Dissertation: "Probing critical interfaces in dual-ion batteries - The road towards performant graphite cathodes"
- Location: Zoom Polhemsalen
- Doctoral student: Antonia Kotronia
- About the dissertation
- Organiser: Department of Chemistry - Ångström Laboratory
- Contact person: Kristina Edström
Antonia Kotronia defends her PhD thesis entitled "Probing critical interfaces in dual-ion batteries - The road towards performing graphite cathodes" in the subject chemistry with specialization in materials chemistry.
Opponent: Prof. Tobias Placke, MEET Battery Research Center, University of Münster, Münster, Germany
Main supervisor: Prof. Kristina Edström, Ångström Advanced Battery Centre (ÅABC), Department of Chemistry - Ångström, Structural Chemistry, Uppsala University
Assistant supervisors: Prof. Daniel Brandell and Dr. Habtom Desta Asfaw, Ångström Advanced Battery Centre (ÅABC), Department of Chemistry - Ångström, Structural Chemistry, Uppsala University
Due to the Corona restrictions, it will be possible to follow the dissertation on Zoom via link: https://uu-se.zoom.us/j/62345758012. NOTE: Please contact the lecturer or supervisor well in advance of the dissertation to gain access to the password required to access the zoom dissertation.
Transitioning into a zero-emission society will require massive efforts with respect to the harnessing and storage of renewable energy resources. The development of large-scale, electrochemical energy storage systems based on abundant and environmentally benign compounds is seen upon as a key factor for guaranteeing a successful outcome. On these grounds, research into post lithium-ion battery technologies has become increasingly important. Among emerging concepts is that of dual-ion batteries (DIBs); the operational mechanism of which uses both the cation and anion in the electrolyte. DIBs offer some unique advantages compared to other cell chemistries, owing to the unconventional materials combinations they enable. Graphite versus graphite cells constitute a cell chemistry which results in high average voltage (> 4.5 V), decent specific capacity (~100 mAh g-1) and which eliminates transition metals from the cathode.
Despite considerable merits, graphite versus graphite dual-ion cells have proven difficult to realize, mainly due to the instability of the cathode electrolyte interface (CEI) at high potentials. This thesis explores critical interfaces in both Li- and K-based DIBs and considers strategies to mitigate these instabilities, based on a combination of electrode and electrolyte engineering. The influence of the electrolyte salt and solvent on the CEI is studied through electrochemical characterization methods and X-ray photoelectron spectroscopy (XPS). Conventional LiPF6-based electrolytes are contrasted to formulations using high concentrations of lithium imide salts such as lithium bis(fluorosulfonyl)imide (LiFSI) and lithium bis(trifluoromethanesulfonyl)imide (LiTFSI). The impact of incorporating functional additives and precycling protocols to reduce electrochemical irreversibility is discussed for Li4Ti5O12‑graphite and MoS2-graphite cells tailored for Li- and K-based DIBs, respectively. In addition, a ternary ionogel is introduced as a novel electrolyte platform for DIBs due to its promising ionic conductivity, oxidative stability and mechanical properties. Finally, the impact of different electrode binders on the surface chemistry and electrochemical performance of the graphite cathode is elucidated.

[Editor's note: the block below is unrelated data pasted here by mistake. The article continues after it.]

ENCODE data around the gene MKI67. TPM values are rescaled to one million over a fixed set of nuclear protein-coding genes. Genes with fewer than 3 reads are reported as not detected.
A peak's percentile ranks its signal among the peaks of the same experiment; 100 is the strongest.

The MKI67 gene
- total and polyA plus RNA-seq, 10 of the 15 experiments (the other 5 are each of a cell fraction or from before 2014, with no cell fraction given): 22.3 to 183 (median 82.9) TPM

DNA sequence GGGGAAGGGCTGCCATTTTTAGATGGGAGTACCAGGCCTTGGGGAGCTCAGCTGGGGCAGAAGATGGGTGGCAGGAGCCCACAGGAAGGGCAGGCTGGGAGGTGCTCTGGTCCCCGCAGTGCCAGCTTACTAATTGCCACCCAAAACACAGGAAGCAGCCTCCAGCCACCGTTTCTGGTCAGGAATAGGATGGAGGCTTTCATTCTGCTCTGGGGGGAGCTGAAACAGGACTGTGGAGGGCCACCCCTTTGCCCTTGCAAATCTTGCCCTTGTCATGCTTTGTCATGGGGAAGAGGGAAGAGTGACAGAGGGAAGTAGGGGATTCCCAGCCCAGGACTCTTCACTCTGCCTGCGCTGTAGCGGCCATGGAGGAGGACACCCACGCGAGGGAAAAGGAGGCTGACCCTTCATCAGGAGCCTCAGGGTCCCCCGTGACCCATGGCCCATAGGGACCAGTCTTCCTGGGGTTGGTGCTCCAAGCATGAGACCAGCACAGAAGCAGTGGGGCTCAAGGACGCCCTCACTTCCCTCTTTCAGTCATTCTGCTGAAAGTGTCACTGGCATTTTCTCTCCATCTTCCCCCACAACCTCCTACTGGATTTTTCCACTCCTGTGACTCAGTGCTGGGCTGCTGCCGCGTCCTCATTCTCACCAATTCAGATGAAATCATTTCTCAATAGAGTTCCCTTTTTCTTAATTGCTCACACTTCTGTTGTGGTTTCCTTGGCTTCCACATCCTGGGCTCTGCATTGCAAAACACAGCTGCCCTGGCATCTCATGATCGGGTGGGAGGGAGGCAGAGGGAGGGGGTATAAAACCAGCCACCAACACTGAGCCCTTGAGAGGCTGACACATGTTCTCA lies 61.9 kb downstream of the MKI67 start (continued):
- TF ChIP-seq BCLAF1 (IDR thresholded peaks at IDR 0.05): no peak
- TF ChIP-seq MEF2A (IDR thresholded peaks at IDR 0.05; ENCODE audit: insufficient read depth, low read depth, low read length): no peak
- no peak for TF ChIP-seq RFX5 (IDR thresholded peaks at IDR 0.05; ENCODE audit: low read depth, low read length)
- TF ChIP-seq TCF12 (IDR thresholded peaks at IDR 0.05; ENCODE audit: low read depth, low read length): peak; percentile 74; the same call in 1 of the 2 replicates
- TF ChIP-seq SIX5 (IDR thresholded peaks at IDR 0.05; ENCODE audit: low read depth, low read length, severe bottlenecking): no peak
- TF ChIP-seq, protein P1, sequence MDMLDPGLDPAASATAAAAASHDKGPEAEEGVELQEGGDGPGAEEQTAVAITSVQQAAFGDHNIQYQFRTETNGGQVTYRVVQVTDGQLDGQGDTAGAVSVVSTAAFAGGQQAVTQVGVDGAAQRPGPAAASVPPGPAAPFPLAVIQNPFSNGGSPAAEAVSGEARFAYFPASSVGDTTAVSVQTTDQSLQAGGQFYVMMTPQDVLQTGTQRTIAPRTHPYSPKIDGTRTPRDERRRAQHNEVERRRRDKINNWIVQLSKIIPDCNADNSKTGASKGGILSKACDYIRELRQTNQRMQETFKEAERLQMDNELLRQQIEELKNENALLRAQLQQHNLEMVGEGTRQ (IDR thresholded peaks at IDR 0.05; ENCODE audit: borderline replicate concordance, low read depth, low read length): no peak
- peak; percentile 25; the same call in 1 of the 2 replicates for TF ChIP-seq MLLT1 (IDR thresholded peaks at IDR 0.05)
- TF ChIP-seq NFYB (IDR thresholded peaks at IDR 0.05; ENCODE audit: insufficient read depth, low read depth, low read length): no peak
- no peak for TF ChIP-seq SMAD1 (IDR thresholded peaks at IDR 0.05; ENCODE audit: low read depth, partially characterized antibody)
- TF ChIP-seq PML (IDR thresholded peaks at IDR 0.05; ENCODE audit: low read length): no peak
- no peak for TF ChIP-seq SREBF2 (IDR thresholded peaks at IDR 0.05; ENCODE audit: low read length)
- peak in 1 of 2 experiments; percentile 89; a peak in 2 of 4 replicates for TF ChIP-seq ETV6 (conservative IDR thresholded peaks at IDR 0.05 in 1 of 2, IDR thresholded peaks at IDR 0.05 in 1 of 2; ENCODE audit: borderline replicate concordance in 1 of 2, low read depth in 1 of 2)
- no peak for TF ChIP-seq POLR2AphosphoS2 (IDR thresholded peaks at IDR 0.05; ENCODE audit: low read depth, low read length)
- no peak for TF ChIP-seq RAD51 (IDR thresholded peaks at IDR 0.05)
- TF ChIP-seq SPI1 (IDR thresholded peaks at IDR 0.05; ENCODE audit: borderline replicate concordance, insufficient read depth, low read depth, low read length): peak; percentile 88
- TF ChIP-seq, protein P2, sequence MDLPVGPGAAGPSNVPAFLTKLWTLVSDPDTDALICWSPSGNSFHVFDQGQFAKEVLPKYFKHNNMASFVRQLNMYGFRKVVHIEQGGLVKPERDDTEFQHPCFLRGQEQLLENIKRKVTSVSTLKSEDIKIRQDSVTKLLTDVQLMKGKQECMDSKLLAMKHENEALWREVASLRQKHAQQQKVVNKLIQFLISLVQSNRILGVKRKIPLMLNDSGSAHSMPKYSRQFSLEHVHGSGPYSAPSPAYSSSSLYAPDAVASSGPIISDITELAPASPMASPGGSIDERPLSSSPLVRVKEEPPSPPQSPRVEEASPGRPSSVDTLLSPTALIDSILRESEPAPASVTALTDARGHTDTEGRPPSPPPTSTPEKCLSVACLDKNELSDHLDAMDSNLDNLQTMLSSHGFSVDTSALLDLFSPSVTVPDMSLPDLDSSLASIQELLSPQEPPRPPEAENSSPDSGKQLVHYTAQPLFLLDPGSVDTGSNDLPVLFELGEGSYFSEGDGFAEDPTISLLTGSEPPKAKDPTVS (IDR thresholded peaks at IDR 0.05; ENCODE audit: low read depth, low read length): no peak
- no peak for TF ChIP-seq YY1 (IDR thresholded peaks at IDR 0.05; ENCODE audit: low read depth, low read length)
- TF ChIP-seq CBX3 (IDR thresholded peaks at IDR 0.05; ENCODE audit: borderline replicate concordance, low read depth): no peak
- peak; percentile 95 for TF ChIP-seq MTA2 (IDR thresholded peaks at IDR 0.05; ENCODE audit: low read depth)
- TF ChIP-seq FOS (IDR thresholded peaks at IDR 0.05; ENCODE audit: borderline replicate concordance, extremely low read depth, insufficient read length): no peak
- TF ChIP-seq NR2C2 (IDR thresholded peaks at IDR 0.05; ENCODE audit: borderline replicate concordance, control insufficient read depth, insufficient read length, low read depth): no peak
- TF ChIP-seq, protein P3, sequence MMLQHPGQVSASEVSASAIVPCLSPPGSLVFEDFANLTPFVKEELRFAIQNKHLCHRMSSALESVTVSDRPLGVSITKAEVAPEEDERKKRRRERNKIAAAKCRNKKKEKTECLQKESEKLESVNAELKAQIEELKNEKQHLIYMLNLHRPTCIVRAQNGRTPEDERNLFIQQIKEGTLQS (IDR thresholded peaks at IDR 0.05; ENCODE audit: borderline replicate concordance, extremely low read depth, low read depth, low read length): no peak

In summary, this work indicated that a passivating, anion conducting CEI is key to enabling dual-ion batteries. Despite the cumbersome nature of this task, ways forward were highlighted both in terms of concrete examples, such as the construction of DIBs incorporating functional additives (e.g. triallyl phosphate) and binders (e.g. poly(vinylidene fluoride-co-hexafluoropropylene)), and in terms of methodology, including the design of reliable cycling protocols to evaluate DIB-performance.